Funny Face: Centennial Collection — 2-Disc Directed by: Stanley Donen Cast: Audrey Hepburn, Fred Astaire, Kay Thompson Time: 1 hr 30 min Rating: Not Rated
Plot: While looking for the new, fresh face of Quality Magazine, a photographer (Astaire) and the magazine’s publisher (Thompson) discover a hidden beauty in a reticent bookstore clerk (Hepburn).
Who’s It For? Anyone who loves Gershwin musicals and Audrey Hepburn fanatics.
Movie: It’s Audrey Hepburn, folks—you could roll her in grime and dip her in dirty feathers and she’d still be an unrivaled phenomenon. And if that wasn’t enough, her charisma in this film is off the charts. She is daring and sweet and absolutely fearless: watching Hepburn contort and boogie her way through a strange, modern dance routine in a smoky Parisian café is absolutely astounding; I cannot picture any movie star today who would be willing to be so unfettered on camera. And she’s still one of the most gorgeous butterflies that ever flitted across the screen.
The songs are catchy and wonderful and the dancing is great fun. A duet between Thompson and Hepburn is especially quirky and winsome and makes you wish you could actually befriend these people. Of course, it’s maddening that Hepburn is supposedly this awkward girl who is then magically transformed into a Parisian model (sorry, people—a scruffy sweater-vest doesn’t morph Hepburn into a frump), but if you can stop rolling your eyes at that, the movie is a joy.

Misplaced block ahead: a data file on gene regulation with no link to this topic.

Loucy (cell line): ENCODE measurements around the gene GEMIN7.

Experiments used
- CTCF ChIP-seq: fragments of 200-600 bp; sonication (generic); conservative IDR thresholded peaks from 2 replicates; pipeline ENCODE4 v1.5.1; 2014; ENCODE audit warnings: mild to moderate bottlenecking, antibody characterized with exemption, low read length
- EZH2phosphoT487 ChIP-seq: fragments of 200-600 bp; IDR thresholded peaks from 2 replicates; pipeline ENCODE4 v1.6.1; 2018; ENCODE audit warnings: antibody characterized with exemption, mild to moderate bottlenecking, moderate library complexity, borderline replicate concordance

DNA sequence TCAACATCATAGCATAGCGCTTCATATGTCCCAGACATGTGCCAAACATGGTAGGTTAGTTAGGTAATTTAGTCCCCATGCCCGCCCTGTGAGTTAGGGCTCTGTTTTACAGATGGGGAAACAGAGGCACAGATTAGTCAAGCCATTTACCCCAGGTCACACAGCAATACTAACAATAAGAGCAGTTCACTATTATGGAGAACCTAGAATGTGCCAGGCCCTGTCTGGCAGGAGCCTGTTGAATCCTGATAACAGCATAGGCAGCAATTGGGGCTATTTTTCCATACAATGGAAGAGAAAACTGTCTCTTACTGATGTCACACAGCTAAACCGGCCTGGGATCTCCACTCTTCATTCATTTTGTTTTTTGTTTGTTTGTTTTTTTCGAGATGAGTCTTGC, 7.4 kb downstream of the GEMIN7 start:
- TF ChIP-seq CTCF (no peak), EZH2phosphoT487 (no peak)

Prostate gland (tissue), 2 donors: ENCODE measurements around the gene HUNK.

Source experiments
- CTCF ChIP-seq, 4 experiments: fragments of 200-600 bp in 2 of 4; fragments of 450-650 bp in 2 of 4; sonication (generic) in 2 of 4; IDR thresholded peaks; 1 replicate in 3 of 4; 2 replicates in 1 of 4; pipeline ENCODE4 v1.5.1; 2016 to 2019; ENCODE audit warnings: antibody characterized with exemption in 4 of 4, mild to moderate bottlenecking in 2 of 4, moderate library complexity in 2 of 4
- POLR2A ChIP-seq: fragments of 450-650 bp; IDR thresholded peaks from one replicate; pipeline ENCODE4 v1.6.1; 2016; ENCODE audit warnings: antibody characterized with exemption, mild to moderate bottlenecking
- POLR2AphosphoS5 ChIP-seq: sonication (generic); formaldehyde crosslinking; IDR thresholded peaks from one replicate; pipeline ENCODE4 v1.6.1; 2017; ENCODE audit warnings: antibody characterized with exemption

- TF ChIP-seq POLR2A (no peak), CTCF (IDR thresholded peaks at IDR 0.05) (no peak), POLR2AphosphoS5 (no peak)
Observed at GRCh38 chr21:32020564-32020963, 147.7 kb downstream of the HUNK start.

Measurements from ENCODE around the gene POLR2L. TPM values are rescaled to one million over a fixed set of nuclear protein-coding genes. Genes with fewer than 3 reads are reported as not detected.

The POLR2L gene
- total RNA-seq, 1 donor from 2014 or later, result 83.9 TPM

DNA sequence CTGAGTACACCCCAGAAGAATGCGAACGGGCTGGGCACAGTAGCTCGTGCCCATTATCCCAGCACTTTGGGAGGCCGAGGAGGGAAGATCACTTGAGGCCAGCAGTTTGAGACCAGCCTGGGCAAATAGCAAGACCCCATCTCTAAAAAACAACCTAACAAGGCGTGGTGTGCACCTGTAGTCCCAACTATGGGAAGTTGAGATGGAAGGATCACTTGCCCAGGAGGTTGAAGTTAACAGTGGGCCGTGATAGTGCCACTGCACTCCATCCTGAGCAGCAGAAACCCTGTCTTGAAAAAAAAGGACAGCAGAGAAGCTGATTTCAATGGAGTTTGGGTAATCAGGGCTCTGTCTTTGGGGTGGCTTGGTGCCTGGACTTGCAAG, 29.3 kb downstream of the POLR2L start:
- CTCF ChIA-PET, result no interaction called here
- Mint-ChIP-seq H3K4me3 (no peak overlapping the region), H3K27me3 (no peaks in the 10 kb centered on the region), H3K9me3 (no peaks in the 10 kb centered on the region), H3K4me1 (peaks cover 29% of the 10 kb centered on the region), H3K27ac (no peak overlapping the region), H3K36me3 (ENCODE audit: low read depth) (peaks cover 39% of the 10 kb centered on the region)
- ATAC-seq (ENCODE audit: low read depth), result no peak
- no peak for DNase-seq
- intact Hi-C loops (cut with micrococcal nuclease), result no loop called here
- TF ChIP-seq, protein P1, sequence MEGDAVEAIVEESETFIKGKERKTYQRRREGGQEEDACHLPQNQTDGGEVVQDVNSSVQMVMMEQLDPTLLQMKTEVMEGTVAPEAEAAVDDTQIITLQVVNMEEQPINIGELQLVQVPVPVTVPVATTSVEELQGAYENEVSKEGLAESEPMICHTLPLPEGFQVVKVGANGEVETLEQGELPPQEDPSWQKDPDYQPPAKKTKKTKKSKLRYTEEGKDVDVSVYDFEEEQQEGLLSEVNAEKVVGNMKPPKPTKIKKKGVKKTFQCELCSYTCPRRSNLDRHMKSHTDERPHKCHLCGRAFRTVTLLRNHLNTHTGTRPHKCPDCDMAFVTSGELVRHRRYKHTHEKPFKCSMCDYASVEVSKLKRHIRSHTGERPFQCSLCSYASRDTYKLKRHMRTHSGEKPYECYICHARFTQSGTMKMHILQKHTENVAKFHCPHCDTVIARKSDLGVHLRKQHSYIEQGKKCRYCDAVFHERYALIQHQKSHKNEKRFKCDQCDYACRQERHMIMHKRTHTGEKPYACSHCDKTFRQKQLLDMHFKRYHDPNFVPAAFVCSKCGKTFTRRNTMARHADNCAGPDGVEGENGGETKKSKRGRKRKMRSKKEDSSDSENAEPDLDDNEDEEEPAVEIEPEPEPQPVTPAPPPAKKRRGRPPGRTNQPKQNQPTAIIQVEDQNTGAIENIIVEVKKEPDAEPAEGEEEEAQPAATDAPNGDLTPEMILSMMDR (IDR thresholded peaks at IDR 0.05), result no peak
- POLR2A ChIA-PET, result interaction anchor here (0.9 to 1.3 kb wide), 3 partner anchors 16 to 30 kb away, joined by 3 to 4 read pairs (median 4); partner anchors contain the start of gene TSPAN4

Movie Score: 9/10
Kay Thompson “Think Pink”: A look into the eccentric life of the brilliant and talented Kay Thompson. It’s unfortunate that Thompson is largely unknown by most people.
This is VistaVision: This was the most enjoyable extra on Disc 2, because it’s amazing to see how far film has come. VistaVision was the answer to combat TV’s draw away from theaters and it was this incredible and awesome new technology. Obviously, nowadays it’s much more quaint than anything else, but the history of improving cinematic technology is always enjoyable.
The Other Extras:
The Fashion Designer and his Muse Fashion Photographers Exposed Parisian Dreams Paramount in the ‘50s—Retrospective Featurette Original Theatrical Trailer Photo Galleries
Extras Score: 7/10
Nevermind that it’s a wee bit pervy that Fred Astaire is kissing Audrey Hepburn when he’s substantially older; and just shake off the scene where a French couple is arguing outside a restaurant before the man just hauls off and whacks her (she collapses gratefully into his arms). If you watch this movie from the perspective of the time, you can easily forgive any social antiquities (at the beginning, the original Quality model is complaining because she’ll be late to pick up her husband’s laundry—eek).
You'll forgive, especially since the movie actually manages to create a character that is far more enlightened than is even remotely possible: Jo only wants to go to Paris to meet a famous philosopher and is incredibly reluctant to go along with the whole goofy, frivolous modeling thing. It’s so hard to believe, it borders on impossible in this day and age of rampant insecurity and the need to be “discovered.” You there! You are the new face of this hugely successful magazine! You’ll be famous in no time!…Thanks, but I’d rather not. I prefer to delve into the intellectual pool of existentialism and experimental thought. Save us Audrey Hepburn! Save us from our less attractive, insecure, and shallow selves!
Final Score: 8/10